What are Black Catholics saying about Theological Reflection?

Michael P. Howard


Recently, I facilitated a group of Black Catholics on the process of Theological Reflections (TR) for their ministry. Using the University of Dayton’s Virtual Learning Community for Faith Formation (VLCFF), this on-line course generated a learning environment that was very rewarding. This class had discussions that centered on what is TR, understanding certain Catholic practices and how to capture personal spiritual growth in ministry.

Fr. Pedro Arrupe, a Jesuit has been credited with coining the term TR in 1970. Fr. Arrupe explained this spiritual exercise to his community as “rethinking” the issues of their day to think evangelically and theologically, to capture a “Divine solution” to the problems of this society. Therefore, here we are called to reflect on our experiences in life and seek the Lord while he can be found (Is. 55:6).

A common mistake that many people make in understanding TR is to compare it to a Bible Study. When attending a Bible Study, the participants expect that they will study a particular passage or theme in the Bible. Scripture is the focus in this small group sharing. With TR, the facilitator may prompt the discussion within a group with a question or an event that recently occurred. Therefore, one’s personal reflective experience with God is the catalyst for sharing stories. A scripture reference may be later incorporated in the discussion to acknowledge God’s action in one’s life, this is the theological component. Finally, in the end participants are called to action, we must “Be doers of the word and not hearers only” (Ja. 1:22).

During this course some participants expressed their understanding of TR after the assignment in this manner, “I feel that I have been doing this for a long time and didn't know I was doing it.  I also felt a cultural significance to this in that the contemplative and wholistic aspects of African American Spirituality is expressed in this same way.  In so much as our ancestors possessed the ability to see the godly connection of all things and see God in all things…To me, this is the same thing as TR.  I know I do it all of the time.” Another added, “I also agree that most of us have been doing this without knowing it for most of our lives. I think that there is something in our ancestral archetype that connects us to God and asks us to attend, assert, and process our experiences in that light.”And finally, “I am being challenged further with TR to go beyond the surface and dive deeper to look into the heart of the Bible and see things as God sees. In addition I have to share and reflect with other people. Doing this TR course has enabled me to see the integration of my experiences and those of others with our African American culture along with the strong tradition of the Church since coming to the church of St. Teresa of Avila.”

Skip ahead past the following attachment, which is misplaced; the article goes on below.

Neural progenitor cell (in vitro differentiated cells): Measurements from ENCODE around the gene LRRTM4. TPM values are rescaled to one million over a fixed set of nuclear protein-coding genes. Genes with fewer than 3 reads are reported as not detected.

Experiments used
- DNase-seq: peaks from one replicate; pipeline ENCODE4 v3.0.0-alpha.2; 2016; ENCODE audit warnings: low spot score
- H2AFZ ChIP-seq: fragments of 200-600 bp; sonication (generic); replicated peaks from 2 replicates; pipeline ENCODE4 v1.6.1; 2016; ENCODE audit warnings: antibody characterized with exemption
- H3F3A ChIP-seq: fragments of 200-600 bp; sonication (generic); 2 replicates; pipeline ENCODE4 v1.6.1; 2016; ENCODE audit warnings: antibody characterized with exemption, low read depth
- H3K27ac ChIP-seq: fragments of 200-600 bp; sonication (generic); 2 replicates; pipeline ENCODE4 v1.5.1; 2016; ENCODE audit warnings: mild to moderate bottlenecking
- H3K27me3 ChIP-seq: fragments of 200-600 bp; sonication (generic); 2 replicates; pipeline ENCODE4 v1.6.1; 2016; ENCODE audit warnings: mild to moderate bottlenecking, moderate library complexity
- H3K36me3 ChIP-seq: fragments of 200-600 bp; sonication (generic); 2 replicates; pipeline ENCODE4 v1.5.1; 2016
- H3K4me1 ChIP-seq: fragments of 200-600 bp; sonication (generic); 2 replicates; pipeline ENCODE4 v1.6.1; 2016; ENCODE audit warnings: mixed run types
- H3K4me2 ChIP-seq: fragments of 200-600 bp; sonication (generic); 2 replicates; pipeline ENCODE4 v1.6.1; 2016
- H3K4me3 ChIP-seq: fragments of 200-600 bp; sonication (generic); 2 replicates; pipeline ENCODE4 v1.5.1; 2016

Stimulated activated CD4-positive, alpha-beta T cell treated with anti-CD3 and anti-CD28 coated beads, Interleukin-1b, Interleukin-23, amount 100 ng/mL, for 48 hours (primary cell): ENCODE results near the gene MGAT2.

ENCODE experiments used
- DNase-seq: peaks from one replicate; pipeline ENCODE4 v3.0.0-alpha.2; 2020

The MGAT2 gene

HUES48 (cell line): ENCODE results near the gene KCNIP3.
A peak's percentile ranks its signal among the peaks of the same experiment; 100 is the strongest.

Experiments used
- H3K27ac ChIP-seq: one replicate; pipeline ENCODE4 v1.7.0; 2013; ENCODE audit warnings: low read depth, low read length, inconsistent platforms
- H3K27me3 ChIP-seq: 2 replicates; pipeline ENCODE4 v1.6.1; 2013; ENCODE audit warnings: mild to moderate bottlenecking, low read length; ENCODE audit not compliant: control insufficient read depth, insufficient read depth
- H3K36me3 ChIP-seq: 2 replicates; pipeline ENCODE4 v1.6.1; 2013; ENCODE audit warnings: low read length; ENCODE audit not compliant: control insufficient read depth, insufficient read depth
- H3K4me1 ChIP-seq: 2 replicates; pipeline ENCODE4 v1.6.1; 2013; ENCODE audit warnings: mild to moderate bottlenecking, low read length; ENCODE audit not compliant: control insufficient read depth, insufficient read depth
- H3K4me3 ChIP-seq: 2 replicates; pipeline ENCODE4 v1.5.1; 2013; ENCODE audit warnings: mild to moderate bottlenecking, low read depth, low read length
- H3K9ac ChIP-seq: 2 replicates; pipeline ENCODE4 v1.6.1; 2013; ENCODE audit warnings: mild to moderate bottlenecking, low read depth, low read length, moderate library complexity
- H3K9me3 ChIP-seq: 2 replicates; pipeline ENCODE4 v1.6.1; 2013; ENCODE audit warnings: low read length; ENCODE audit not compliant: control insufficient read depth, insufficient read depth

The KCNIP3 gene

This course allowed us also to reflect on the sacrament of reconciliation and to grapple with being faithful to “Tradition.” Using an article by St. Anthony’s press, the class reflected on God’s forgiveness as a celebration of God’s love towards us. One participant shared this thought: “I actually learned a lot about reconciliation, more than I ever knew. The most important thing about confession is, "What Jesus does for us."  In reference to being faithful towards Tradition, each participant shared some moving insights to their understanding of the Church’s teachings.

In the end, personal growth is truly the objective in this course for individuals. After sharing their story and seeing God in their life, everyone came to understand a fundamental truth echoed through-out this course, “The more you see, the more you’ll see.”

TR engages its participants to see God in their story by reflecting on events that inspired them to trust in God. You may hear them say, “After my car accident, I trusted in the Lord and he showed me the way.” TR then moves one to hear a Word from God which is revelatory. Here God speaks to them; they recall God’s grace in their stories. A story like, Mary and Martha, Two sons, Good Shepherd, etc., may call the individual to trust God more deeply.God’s word appears as a reflection that leads to a revelation to make one to think theological. Finally, through TR everyone is directed to a prayer life that is transforming, a life that is called to action in our church and community. As doers of the word, God calls all baptized Christians to serve the hungry, the poor, the naked, the disenfranchised,the sick and everyone else who has failed to experience the double love commandment, the love of God and love from their neighbor.

Michael P. Howard, Pastoral Staff for Doctors Community Hospital; Facilitator for Dayton, Ohio, VLCFF;  Founder Eat the Scroll Ministry.

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